Author Topic: Quake 2 in HTML5  (Read 2820 times)

Adam Atomic

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Quake 2 in HTML5
« on: Fri, Apr 2, 2010 »
http://ajaxian.com/archives/gwt-quake

If anybody has any insight to how they got OpenAL working in HTML5 I would be super interested to know more!  There would still be the whole render-to-texture problem I'm sure, but flixel running in javascript would divorce us completely from Adobe software, which I would find relatively pleasant :)  ALSO if that is indeed an April Fools joke then NEVERMIND i'm an idiot :P

SeiferTim

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Re: Quake 2 in HTML5
« Reply #1 on: Fri, Apr 2, 2010 »
he he I was going to say: "Looks like it was posted on the 1st..." ;)

zuperxtreme

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Re: Quake 2 in HTML5
« Reply #2 on: Fri, Apr 2, 2010 »
Looks a little too elaborate to be a hoax: http://code.google.com/p/quake2-gwt-port/wiki/BuildingAndRunning
..."without order nothing exists, without chaos nothing evolves"... 
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bjc

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Re: Quake 2 in HTML5
« Reply #3 on: Fri, Apr 2, 2010 »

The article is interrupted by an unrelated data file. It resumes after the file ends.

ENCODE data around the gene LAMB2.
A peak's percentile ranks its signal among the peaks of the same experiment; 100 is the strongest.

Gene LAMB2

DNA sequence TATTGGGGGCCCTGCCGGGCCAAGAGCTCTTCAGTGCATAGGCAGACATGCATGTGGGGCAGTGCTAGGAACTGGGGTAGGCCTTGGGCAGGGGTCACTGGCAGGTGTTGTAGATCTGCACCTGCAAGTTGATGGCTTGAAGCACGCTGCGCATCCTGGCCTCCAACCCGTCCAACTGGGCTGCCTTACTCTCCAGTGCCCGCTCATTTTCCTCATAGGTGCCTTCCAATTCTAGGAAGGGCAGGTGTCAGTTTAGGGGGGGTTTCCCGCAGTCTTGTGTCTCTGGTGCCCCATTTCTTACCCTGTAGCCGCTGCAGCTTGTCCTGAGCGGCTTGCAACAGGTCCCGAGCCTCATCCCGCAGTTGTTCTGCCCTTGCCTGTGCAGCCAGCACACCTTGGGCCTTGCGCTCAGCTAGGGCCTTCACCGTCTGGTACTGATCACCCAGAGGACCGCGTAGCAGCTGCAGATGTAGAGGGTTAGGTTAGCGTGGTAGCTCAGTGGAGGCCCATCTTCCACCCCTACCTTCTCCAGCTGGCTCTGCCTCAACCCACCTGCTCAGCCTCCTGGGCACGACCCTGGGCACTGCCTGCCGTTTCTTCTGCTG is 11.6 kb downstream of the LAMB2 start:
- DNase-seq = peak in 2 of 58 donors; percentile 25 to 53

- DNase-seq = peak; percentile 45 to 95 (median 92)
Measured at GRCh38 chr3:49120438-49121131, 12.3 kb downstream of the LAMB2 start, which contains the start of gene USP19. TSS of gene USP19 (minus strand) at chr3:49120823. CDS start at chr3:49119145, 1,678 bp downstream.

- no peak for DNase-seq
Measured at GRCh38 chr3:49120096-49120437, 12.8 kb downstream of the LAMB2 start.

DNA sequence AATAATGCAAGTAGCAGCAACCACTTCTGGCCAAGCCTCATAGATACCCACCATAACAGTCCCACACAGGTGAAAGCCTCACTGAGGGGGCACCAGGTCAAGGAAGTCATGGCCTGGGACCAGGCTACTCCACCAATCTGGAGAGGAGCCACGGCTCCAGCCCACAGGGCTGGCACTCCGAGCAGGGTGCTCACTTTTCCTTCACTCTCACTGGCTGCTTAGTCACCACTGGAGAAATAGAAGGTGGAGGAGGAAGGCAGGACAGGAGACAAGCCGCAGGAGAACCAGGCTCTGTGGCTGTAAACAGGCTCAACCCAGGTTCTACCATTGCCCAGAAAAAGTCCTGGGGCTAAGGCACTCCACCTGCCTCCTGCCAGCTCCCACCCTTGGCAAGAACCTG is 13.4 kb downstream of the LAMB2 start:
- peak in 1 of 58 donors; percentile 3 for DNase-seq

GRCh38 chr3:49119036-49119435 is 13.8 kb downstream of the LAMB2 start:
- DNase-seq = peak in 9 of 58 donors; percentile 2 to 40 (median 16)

Every time I think of this kind of thing I can't help but feel that Haxe fits this niche. (with a number of js-html5 specific libraries). At least the migration path would be somewhat easier... but I can't help but cringe at seeing this kind of thing done in javascript; but then again I cringe when I see some of this stuff in actionscript too... but then in 2000 I would cringe at java doing things like this. I guess thats just the way things are now.

(runs away to hug clang & llvm toolchains)

paul k

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Re: Quake 2 in HTML5
« Reply #4 on: Sun, Apr 4, 2010 »
Well, this is starting to get more interesting for games.  I mean, javascript performance can be good, there are script obfuscators, and now Adam's talking about javascript Flixel!   

But it looks like performance will vary much more than Flash, which would give browser-based games more of that early web feel where sites were recommending specific browsers for the best experience.  And that might be easier (or no harder?) to explain to users than that they need Flash 10.

Paul

AS3 and Javascript performance: http://jacksondunstan.com/articles/232   Quotes from posting:
Quote
So, JavaScript is indeed fast… in some implementations.  The performance your users get will vary widely depending on their browser.





TruForm

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Re: Quake 2 in HTML5
« Reply #5 on: Tue, Apr 6, 2010 »
Hey Adam,

I found a blog post which seems to talk more about the details of the port. It also includes the source to the port. I haven't had a chance to take a look myself but it might be worth checking out.

Ray Cromwell (timepedia.blogspot.com)
http://timepedia.blogspot.com/2010/04/gwtquake-taking-web-to-next-level.html

hope this helps!